Well, there you go. It seems that the Morrisons supermarket chain is struggling to make a decent profit in the cut-throat world of big corporate supermaketing. Apparently they are in real danger of going under and are becoming desperate to keep the customers they have and win back those they’ve already lost.

So what have they done? They have hi-jacked one of Britain’s most famous sculptures – The Angel of the North – and projected a bloody bread advert across its 54 metre wings.

I’m not actually a fan of this particular piece of artwork. I find it clumsy and disproportionate and, quite frankly, ugly. However, it was placed there as a reminder that for 200 years miners worked in near-intolerable conditions under the ground in that area and many died doing so, and I would have thought that the teeniest, tiniest smidgeon of respect would have prevented anyone from using it in such a crass, self-serving, and quite frankly, highly intrusive way.

The more I think about it, the more offended I am by Morrisons’ actions. This advert, projected onto a public piece of artwork, is tasteless and does not show Morrisons in a good light at all. Far from winning customers back, it is a hair’s breadth from driving this particular customer away.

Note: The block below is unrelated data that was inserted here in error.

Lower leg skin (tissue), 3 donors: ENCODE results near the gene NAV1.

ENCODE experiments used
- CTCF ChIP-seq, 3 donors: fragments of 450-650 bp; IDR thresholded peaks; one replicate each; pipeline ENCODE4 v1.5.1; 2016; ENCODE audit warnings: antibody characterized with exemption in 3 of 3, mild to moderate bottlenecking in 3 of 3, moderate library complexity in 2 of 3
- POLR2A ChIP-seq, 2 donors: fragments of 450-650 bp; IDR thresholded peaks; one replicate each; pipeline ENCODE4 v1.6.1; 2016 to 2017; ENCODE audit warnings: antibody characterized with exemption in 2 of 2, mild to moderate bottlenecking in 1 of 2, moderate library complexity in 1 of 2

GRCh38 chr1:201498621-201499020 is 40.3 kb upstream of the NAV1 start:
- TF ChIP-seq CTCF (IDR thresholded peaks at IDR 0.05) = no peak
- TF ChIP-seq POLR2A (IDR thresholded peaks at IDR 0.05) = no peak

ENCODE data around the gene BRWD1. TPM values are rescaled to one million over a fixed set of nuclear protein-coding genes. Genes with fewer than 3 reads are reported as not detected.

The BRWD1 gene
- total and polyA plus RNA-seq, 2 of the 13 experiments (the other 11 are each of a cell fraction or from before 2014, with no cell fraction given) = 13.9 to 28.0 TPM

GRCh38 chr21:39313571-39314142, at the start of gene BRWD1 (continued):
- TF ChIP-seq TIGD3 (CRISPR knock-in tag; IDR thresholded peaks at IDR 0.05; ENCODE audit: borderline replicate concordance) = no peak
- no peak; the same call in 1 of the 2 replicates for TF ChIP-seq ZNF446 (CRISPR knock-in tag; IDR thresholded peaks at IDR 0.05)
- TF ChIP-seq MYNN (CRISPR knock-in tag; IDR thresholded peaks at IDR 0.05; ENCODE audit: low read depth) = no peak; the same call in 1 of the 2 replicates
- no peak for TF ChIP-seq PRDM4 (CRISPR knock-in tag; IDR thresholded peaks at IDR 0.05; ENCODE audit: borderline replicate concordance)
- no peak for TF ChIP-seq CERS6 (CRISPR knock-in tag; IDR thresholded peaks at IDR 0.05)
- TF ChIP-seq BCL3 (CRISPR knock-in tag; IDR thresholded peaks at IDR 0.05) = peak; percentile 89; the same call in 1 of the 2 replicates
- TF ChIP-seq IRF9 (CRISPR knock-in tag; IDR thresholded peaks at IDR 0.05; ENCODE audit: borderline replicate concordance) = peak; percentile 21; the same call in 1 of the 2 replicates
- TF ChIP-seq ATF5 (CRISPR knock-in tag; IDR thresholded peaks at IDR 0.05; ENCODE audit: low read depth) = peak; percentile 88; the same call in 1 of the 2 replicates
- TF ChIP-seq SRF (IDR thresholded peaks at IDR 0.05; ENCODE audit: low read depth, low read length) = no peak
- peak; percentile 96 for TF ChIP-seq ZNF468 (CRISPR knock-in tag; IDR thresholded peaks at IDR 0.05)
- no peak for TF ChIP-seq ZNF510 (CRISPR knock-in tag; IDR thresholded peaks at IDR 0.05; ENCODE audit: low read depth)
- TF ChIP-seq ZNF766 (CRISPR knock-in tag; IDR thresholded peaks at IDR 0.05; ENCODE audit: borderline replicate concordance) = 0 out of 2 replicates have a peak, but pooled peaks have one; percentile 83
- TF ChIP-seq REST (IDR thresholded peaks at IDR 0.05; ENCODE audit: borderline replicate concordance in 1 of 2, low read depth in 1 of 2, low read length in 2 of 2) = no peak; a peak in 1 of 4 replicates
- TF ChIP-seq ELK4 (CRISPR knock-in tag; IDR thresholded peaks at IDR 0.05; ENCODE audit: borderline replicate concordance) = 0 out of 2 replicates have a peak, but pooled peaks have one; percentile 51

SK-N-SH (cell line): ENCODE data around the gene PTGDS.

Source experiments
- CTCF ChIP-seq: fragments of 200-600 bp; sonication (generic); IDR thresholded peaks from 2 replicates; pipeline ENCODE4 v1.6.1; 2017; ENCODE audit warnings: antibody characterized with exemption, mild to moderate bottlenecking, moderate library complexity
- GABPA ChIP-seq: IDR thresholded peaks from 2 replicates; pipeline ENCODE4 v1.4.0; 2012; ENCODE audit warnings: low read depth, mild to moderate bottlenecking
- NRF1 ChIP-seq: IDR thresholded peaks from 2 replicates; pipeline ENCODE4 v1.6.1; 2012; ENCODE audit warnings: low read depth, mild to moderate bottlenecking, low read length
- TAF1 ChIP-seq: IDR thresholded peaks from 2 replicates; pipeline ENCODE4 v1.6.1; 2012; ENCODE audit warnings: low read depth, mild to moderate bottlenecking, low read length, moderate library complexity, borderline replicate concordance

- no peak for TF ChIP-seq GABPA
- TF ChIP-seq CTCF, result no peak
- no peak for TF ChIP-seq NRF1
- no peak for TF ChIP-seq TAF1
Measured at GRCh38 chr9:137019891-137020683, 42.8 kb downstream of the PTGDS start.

I spend a lot of my shopping budget in Morrisons. Not least because it’s one of our nearest supermarkets, it’s in a convenient locations, it has a big, free car park, it has a petrol station, and it sells a damn good selection of offal which is great for the dogs. I mean, where else am I going to get ox-heart conveniently ready-diced for me? Actually, they sell ox, pig, and lamb hearts, too, and a wide variety of kidneys and livers, ox tail and whole turkey legs. Doggie heaven.

But there are other sources – for instance, Waitrose sells whole ox kidneys, I can buy turkey legs in other supermarkets and Abel & Cole will deliver chicken carcases to my door. Ha! Take that, Morrisons meat counter!

I have to say that if I lived within sight of the Angel of the North, I’d be livid. I loathe the commercialisation of every little corner or blank space in our environment almost as much as I loathe the increasing amount of light pollution we are subjected to. So this baguette ad (which lights up the night for miles around, by the way) offends me in both ways. And what I want to know is this: who allowed it to go ahead?. Did they get planning permission? If not, why aren’t they being made to cease and desist, and if so, why aren’t the planning committee concerned being asked to explain themselves?

I guess that one of the motives behind the wince-making Angel of the North ad campaign is to get people talking. Well, OK, they’re talking. And I’m talking about boycotting them.